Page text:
Schematic representation and electron micrographs of the Listeria monocytogenes life cycle. a) L. monocytogenes induces its entry into a non-professional phagocyte. b) Bacteria are internalized in a vacuole (also known as a phagosome). c,d) The membrane of the vacuole is disrupted by the secretion of two phospholipases, PlcA and PlcB, and the pore-forming toxin listeriolysin O. Bacteria are released into the cytoplasm, where they multiply and start to polymerize actin, as observed by the presence of the characteristic actin tails. e) Actin polymerization allows bacteria to pass into a neighbouring cell by forming protrusions in the plasma membrane. f) On entry into the neighbouring cell, bacteria are present in a double-membraned vacuole, from which they can escape to perpetuate the cycle. F-actin, filamentous actin.
[Pizarro-Cerda-Cerda et al., The Journal of Pathology 2006]
The intracellular cycle of L. monocytogenes. L. monocytogenesis able to induce its entry into target cells mainly by the activity of two invasion proteins, InlA and InlB (1). The bacteria are initially trapped within a phagocytic vacuole (2), but through the activity of the hAemolysin LLO and two other phospholipases the parasite-containing compartment is lysed. (3). Once in the cytoplasm, the freed bacteria are able to multiply and also to polymerize cellular actin (4). L. monocytogenes moves inside the cytosol of infected cells thanks to the actin-based motility system, until it encounters the plasma membrane of the infected cell: the bacteria then push this membrane and create an invagination in the membrane of a neighbouring cell, invading it (5). The bacteria are then found in a double membrane-bound compartment (6): these membranes are lysed again due to the activity of LLO and the phospholipases (7), and L. monocytogenesis ready to start a new infection cycle.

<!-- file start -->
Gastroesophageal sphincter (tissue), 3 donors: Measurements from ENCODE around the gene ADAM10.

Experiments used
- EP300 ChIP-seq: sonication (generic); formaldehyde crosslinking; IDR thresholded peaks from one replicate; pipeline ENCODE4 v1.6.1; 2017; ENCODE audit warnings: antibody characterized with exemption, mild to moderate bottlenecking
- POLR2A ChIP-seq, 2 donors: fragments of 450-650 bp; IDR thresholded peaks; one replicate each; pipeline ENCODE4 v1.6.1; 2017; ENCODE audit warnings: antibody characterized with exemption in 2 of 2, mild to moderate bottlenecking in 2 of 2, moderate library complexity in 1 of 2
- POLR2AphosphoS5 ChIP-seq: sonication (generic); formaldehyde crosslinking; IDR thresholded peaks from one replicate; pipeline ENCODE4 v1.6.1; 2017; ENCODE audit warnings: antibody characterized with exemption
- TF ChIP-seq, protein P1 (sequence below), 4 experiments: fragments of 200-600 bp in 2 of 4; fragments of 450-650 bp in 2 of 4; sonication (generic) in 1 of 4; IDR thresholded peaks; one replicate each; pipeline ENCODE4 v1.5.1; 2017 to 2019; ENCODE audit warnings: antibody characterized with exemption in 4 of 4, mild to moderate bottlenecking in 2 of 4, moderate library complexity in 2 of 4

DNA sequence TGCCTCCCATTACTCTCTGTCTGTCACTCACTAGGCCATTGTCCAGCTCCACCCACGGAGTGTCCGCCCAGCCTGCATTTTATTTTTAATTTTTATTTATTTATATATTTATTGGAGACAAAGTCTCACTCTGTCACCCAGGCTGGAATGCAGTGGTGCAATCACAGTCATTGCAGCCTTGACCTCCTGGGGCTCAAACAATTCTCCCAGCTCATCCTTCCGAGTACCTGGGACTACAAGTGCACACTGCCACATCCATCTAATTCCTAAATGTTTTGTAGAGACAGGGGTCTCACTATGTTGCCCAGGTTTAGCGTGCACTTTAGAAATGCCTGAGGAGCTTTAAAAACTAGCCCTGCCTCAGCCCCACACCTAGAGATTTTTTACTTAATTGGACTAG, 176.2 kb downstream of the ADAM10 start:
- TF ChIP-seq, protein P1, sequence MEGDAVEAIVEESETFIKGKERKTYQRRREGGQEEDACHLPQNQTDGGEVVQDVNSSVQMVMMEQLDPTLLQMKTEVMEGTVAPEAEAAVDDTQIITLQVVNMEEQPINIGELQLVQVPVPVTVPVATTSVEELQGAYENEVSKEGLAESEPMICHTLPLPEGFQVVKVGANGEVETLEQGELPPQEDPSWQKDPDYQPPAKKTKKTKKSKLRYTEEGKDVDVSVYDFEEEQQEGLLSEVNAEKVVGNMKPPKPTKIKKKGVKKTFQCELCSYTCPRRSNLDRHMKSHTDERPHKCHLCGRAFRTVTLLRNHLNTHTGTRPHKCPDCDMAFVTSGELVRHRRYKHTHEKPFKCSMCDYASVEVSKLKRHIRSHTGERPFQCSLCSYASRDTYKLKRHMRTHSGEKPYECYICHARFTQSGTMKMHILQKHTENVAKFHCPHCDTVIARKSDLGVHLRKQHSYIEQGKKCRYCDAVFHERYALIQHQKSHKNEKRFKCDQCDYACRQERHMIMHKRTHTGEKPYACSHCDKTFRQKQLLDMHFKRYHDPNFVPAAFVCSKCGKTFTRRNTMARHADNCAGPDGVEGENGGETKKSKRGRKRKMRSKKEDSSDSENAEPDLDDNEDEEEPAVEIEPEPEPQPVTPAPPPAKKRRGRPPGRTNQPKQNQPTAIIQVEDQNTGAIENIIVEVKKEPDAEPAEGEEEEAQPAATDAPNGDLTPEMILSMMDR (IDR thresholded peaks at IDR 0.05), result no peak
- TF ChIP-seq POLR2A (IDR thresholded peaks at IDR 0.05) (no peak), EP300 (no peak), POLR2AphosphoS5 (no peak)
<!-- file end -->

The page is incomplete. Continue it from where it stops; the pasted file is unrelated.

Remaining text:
[Kocks et al., Cell 1992]
Thin Sections of lntracytoplasmic Wild-Type, Mutant LUTlP, and p/cB Mutant L. monocytogenes 3.5 hr Postinfection
J774 macrophages were infected for 30 min with 1.5 bacteria per cell and incubated in medium containing gentamicin.
(a) Wild-type bacterium surrounded by a dense layer of actin filaments.
(b) Wild-type bacterium associated with a long comet tail of actin.
(c and d) LUTlP mutant bacteria were not associated with microfilaments. Only some loose granular material seems to stick to the surface.
(e) LUTlP mutant bacteria multiplying freely in the cytoplasm.
(f and g) p/cB mutant bacteria associated with F-actin, similar to wild-type bacteria.
Bars represent 0.5 pm.
[Tilney et al., The Journal of Cell Biology 1989]
Stages in the entry, growth, movement, and spread of Listeria from one macrophage to another. Photographs illustrating all these intermediate stages have been presented in the figures.
Updated on 13/05/2014
Unité Interactions Bactéries-Cellules
INSERM U604 INRA USC2020
25, Rue du Docteur Roux
75724 Paris Cedex 15 FRANCE
Phone: + 33 (1) 45 68 88 41
Secretary: + 33 (1) 40 61 30 32
Fax: + 33 (1) 45 68 87 06
Our laboratory is located on the ground floor at the 53C entrance of the Roux Building (25, rue du Docteur Roux)
The metro stations Pasteur (line 6) and Volontaires (line 12) are within a 5 min walking distance from the Pasteur Institute.
The bus stop Pasteur (bus 95, towards Porte de Vanves) is located next to the Pasteur Institute main entrance.